Rail travellers should alight at East Boldon train station which lies around a 20-minute walk, or a short taxi ride from the stadium. Alternatively, the number 9 local bus service stops around a two-minute walk from the track.
How to Get in Touch
- Tel: – 0191 5686 200
- Email: – firstname.lastname@example.org
- Twitter: – @SunderlandDogs
What Else Do I Need to Know?
Designed by renowned architects, Matkin and Hawkins, and built at a cost of £60,000, the stadium staged its first meeting back on the 23rd of March 1940. Initially known as the Boldon Greyhound Stadium, and later as Newcastle Sports Stadium – no doubt to the irritation of locals of a red and white persuasion – the track immediately forged strong links with the local mining community.
An impressive facility for the period, boasting three club areas, a ballroom, and covered enclosures, the track remained open throughout the Second World War. The culmination of the global conflict then saw a huge spike in attendance in what was a great time for the sport in general.
National Greyhound Racing Council
The post-war period also saw the track granted a National Greyhound Racing Council (NGRC) licence for the first time. Racing under official rules was to prove a short-lived affair, however, with the stadium owners opting to revert to independent status in 1951. This decision was made at the request of the local owner/trainer community, who required greater flexibility than afforded by the NGRC. The site would remain an independent or “flapping” track for almost 40 years.
The track fared well during the 1960s and 1970s with a speedway (1964-1974) adding to the regular programme of greyhound meetings. The late 70s also saw a significant track upgrade as the site switched from a grass to a sand surface for the first time. Despite outward appearances, the financial situation had become rather bleak by 1980 – to the extent that owners Sunderland Greyhound Racing co. pulled up stumps and the track was closed.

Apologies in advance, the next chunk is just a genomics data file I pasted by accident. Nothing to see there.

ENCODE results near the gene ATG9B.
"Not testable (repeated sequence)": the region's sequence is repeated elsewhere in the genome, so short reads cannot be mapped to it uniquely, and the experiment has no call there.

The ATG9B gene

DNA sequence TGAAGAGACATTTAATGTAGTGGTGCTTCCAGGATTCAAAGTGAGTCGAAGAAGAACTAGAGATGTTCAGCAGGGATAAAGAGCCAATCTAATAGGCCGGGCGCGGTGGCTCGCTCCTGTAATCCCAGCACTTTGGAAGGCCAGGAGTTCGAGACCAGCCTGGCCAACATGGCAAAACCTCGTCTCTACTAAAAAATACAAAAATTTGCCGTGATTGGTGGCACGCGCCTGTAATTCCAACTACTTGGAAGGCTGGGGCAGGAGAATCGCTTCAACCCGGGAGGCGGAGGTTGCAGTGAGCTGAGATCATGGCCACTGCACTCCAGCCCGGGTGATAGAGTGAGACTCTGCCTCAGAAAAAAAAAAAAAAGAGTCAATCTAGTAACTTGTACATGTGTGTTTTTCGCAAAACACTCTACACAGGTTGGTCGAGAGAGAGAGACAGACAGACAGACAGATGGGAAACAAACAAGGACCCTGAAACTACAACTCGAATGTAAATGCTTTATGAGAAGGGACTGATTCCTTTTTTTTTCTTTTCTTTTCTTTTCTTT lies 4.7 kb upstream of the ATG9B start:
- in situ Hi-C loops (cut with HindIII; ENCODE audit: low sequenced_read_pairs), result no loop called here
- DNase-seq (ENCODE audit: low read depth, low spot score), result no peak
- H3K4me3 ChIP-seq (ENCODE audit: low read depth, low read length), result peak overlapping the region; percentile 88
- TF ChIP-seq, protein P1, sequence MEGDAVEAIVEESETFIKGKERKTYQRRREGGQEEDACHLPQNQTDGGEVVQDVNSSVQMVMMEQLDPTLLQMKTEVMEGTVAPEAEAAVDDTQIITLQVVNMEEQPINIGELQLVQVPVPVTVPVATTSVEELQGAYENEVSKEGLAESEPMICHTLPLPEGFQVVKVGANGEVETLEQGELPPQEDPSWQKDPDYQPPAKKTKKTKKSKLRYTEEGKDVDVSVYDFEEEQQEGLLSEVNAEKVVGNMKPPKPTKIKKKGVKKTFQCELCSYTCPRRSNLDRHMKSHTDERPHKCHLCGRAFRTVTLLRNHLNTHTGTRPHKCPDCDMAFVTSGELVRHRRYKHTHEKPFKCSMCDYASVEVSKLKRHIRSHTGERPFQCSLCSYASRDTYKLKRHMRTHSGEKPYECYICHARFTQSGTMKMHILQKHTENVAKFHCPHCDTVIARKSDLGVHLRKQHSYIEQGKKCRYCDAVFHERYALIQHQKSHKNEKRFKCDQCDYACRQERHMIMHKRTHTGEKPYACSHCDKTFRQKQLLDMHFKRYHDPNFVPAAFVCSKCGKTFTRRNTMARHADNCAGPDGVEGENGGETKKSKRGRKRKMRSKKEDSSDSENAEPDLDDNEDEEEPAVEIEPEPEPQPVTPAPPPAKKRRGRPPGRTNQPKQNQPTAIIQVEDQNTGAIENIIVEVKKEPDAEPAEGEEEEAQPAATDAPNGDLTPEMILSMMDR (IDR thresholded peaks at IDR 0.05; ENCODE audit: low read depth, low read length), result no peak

A gentleman by the name of John Young stepped in to keep things going, acting not only as the owner but also as the general manager and racing manager. His decision to introduce whippet racing also proved to be a popular decision, helping to increase the track’s income.
The next ownership change came in 1988 when racehorse owner Terry Robson and former Brough Park trainer, Harry Williams, took charge. Immediately pumping £1million into facilities, upgrades included a new track, glass-fronted restaurant, and private boxes. Upon reopening, the owners also reapplied for an NGRC licence. Granted ahead of the 1990 season, Sunderland made its second debut as an NGRC track on 6th June 1990.
From there, Sunderland has gone on to experience perhaps the most successful spell in its history, winning a lucrative BAGS contract before being taken over by William Hill at a cost of £9.4 million in 2002. Three years later in 2005, the quality of the new facility gained recognition, with Sunderland being crowned the Northern Greyhound Track of the Year.
Arena Racing Company
Moving closer to modern times, the stadium switched hands from William Hill to the Arena Racing Company in 2017, before signing a contract with its new owners to stage four meetings per week in 2018. Reintroducing its signature Grand Prix event in 2021, the track looks well placed to maintain its status as one of the top greyhound destinations in the north.